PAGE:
Trained Labrador retrievers are conservation in motion.
Trained Labrador retrievers are the answer to the waterfowl and upland game bird hunter's dilemma of losing birds. If you hunt, then you already know there is nothing worse than knocking down your bird and then not being able to find it.
Trained Labrador Retrievers MUST have basic obedience as the foundation of their hunting skills. Traditional basics include "Heel, Sit, Stay and Come." To this we add "Down," "Kennel" and "Place" which is the command for the dog to assume a remote position. Also, the "Trained Retrieve" which ensures your pup will deliver your bird gently to hand.
Hunting dogs need more advanced skills due to the "extreme" retrieves that are part of any normal hunting day afield. Our pups will learn triple marked retrieves on land and water as well as the hand signals and whistle commands necessary to run blind retrieves.
Gundog vs. Field Trial Dog
There are a lot of really good dogs that enter the realm of "Field trial dogs" at an early age. If they can handle the pressure of the grueling training, they compete at very long distances on multiple retrieves. There is no doubt that watching a good field trial dog will make you stand and shake your head and wish you had a dog just like that. Think about it for a minute: A DOG THAT MINDS YOU!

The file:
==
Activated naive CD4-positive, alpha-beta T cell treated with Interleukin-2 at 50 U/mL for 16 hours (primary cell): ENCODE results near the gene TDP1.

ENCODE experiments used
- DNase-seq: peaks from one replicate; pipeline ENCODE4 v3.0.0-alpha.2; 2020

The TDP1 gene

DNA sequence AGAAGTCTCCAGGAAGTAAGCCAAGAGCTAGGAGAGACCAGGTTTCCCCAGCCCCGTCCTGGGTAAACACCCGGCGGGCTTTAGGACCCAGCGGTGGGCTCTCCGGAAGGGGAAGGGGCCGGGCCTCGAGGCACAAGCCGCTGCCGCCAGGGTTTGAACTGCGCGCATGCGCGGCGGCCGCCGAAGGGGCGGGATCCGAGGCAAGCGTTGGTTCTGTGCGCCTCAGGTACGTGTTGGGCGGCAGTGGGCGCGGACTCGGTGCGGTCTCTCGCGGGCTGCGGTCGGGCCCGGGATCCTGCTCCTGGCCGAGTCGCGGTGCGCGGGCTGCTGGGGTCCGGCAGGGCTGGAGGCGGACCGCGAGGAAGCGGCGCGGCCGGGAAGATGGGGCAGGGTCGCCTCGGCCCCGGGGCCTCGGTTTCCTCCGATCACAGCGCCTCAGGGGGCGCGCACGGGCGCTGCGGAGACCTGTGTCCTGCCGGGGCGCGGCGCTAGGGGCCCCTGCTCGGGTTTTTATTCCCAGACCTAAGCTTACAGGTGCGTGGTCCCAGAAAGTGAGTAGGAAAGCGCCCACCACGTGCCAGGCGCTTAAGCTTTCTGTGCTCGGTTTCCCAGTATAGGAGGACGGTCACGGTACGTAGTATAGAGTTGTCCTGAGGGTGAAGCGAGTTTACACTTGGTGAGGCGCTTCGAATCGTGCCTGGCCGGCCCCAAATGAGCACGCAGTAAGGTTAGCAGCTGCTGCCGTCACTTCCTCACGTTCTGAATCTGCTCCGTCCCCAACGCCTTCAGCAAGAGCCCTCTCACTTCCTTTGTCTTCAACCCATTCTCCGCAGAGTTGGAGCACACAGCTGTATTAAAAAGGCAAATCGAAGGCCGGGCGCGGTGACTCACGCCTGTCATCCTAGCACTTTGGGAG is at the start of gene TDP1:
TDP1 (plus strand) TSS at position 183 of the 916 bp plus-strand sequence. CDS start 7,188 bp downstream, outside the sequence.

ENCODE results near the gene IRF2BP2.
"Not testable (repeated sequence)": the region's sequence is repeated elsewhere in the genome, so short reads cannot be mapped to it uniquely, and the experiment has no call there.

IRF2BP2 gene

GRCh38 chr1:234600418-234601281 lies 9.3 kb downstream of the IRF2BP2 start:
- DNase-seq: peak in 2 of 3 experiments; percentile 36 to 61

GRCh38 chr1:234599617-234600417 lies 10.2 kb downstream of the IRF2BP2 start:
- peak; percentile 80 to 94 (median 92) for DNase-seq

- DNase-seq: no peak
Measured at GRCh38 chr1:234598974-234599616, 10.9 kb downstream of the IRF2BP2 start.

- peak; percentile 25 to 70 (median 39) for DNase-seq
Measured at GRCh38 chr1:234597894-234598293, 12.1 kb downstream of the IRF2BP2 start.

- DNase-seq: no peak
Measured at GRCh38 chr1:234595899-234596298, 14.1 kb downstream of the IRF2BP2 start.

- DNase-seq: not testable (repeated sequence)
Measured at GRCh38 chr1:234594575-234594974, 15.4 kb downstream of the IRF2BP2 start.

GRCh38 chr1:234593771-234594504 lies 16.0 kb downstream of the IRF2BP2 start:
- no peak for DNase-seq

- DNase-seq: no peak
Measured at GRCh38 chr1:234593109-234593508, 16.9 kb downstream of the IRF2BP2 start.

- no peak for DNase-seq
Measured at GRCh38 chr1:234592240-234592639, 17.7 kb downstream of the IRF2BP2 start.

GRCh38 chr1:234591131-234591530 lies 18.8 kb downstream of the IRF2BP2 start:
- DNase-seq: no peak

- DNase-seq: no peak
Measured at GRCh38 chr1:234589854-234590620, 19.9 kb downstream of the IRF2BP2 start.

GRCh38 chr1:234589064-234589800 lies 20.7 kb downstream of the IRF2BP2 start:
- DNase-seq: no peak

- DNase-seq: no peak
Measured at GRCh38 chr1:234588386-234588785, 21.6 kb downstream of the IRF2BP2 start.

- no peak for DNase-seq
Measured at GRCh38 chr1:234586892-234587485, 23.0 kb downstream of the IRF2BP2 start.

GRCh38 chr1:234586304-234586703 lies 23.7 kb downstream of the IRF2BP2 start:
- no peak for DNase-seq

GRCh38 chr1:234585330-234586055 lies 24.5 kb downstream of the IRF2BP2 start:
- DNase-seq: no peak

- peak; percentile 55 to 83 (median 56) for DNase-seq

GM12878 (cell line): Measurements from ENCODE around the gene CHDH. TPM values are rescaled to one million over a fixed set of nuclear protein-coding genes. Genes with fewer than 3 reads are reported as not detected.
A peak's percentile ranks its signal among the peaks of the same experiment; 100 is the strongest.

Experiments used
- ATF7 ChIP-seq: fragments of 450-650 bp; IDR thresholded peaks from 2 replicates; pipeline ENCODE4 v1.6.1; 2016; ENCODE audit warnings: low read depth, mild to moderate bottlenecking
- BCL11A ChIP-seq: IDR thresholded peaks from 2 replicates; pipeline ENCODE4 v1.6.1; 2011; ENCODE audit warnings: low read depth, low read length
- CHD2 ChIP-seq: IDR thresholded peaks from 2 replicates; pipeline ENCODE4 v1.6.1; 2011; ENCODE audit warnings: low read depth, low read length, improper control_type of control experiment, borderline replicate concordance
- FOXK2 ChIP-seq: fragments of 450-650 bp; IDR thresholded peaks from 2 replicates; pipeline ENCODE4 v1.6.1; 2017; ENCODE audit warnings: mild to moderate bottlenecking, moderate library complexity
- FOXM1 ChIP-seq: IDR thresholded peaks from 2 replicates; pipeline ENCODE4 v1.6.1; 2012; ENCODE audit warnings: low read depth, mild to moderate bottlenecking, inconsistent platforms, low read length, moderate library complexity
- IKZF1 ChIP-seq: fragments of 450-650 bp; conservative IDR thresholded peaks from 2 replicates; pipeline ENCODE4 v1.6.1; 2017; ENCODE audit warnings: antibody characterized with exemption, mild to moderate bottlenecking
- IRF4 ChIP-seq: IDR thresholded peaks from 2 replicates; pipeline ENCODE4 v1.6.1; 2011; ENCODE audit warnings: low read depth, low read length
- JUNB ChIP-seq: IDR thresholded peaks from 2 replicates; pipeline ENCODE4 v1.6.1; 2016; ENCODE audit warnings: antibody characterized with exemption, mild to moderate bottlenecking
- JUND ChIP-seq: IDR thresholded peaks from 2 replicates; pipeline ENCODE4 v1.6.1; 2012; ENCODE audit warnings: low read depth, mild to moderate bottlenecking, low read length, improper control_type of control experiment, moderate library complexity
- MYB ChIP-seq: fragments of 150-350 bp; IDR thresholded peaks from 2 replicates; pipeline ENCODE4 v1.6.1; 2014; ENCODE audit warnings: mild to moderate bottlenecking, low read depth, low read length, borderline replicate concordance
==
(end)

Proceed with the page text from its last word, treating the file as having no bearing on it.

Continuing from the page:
Our dogs really turn heads.
A GOOD STARTED GUNDOG is the dog that would wash out of the field trial training because they cannot become the automaton trainers want, but still will do the things we as hunters dream about. They are housebroken, obedience trained, force fetched, collar conditioned and steady to shot. They will do double retrieves on land and water and are accustomed to working from a boat, an ATV, and a Final Approach dog blind, through large decoy spreads and in heavy cover. They will work from your side or from a remote position 10 yards away.
Now on the other end of the spectrum is the average hunting dog. Every hunter in the field knows this dog by name. You hear its master calling it constantly and they all have a name that starts with "SON OF A " .
Well come on, do you really want to hunt all day and the only thing you shoot is your dog?
In the picture above you see my retriever ROSE, "Burns Purple Rose". She is 7 now and we have done guided hunts in California. Rose had 4 months of formal field trial training and started to lose hair because she couldn't handle the pressure of the training. She would have washed out as a field trial dog.
I pulled her from training and started hunting her at 10 months. Continuing her training myself allowed her to enjoy her time in the field and she continued to grow and learn. Today, Rose would would cost $5000 to get her from a retriever trainer with her level of expertise.